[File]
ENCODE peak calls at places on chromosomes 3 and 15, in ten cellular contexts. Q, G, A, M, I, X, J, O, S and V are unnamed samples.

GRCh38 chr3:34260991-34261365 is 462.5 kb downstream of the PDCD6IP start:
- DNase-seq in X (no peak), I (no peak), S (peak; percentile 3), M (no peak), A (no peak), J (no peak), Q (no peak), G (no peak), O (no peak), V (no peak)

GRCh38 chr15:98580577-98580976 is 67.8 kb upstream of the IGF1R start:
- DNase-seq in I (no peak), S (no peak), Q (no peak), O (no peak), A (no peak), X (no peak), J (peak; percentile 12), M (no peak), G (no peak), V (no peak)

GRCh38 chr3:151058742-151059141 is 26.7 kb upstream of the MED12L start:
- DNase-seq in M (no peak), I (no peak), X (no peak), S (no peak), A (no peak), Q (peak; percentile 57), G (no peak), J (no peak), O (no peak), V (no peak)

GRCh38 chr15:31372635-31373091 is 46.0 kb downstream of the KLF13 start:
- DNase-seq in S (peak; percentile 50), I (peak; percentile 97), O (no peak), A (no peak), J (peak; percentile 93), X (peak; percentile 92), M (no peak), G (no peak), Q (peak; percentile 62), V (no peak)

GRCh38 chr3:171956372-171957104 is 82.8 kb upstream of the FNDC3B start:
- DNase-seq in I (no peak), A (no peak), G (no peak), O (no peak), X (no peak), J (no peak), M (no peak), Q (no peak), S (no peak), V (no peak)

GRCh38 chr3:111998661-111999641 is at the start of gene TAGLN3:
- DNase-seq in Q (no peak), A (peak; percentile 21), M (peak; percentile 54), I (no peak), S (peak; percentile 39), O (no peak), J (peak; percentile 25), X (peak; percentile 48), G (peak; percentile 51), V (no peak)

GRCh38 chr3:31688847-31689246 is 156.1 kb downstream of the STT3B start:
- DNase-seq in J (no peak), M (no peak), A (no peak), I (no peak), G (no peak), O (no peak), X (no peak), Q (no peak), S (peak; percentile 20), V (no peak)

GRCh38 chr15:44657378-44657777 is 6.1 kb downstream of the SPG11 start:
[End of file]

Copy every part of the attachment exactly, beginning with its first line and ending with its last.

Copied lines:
ENCODE peak calls at places on chromosomes 3 and 15, in ten cellular contexts. Q, G, A, M, I, X, J, O, S and V are unnamed samples.

GRCh38 chr3:34260991-34261365 is 462.5 kb downstream of the PDCD6IP start:
- DNase-seq in X (no peak), I (no peak), S (peak; percentile 3), M (no peak), A (no peak), J (no peak), Q (no peak), G (no peak), O (no peak), V (no peak)

GRCh38 chr15:98580577-98580976 is 67.8 kb upstream of the IGF1R start:
- DNase-seq in I (no peak), S (no peak), Q (no peak), O (no peak), A (no peak), X (no peak), J (peak; percentile 12), M (no peak), G (no peak), V (no peak)

GRCh38 chr3:151058742-151059141 is 26.7 kb upstream of the MED12L start:
- DNase-seq in M (no peak), I (no peak), X (no peak), S (no peak), A (no peak), Q (peak; percentile 57), G (no peak), J (no peak), O (no peak), V (no peak)

GRCh38 chr15:31372635-31373091 is 46.0 kb downstream of the KLF13 start:
- DNase-seq in S (peak; percentile 50), I (peak; percentile 97), O (no peak), A (no peak), J (peak; percentile 93), X (peak; percentile 92), M (no peak), G (no peak), Q (peak; percentile 62), V (no peak)

GRCh38 chr3:171956372-171957104 is 82.8 kb upstream of the FNDC3B start:
- DNase-seq in I (no peak), A (no peak), G (no peak), O (no peak), X (no peak), J (no peak), M (no peak), Q (no peak), S (no peak), V (no peak)

GRCh38 chr3:111998661-111999641 is at the start of gene TAGLN3:
- DNase-seq in Q (no peak), A (peak; percentile 21), M (peak; percentile 54), I (no peak), S (peak; percentile 39), O (no peak), J (peak; percentile 25), X (peak; percentile 48), G (peak; percentile 51), V (no peak)

GRCh38 chr3:31688847-31689246 is 156.1 kb downstream of the STT3B start:
- DNase-seq in J (no peak), M (no peak), A (no peak), I (no peak), G (no peak), O (no peak), X (no peak), Q (no peak), S (peak; percentile 20), V (no peak)

GRCh38 chr15:44657378-44657777 is 6.1 kb downstream of the SPG11 start: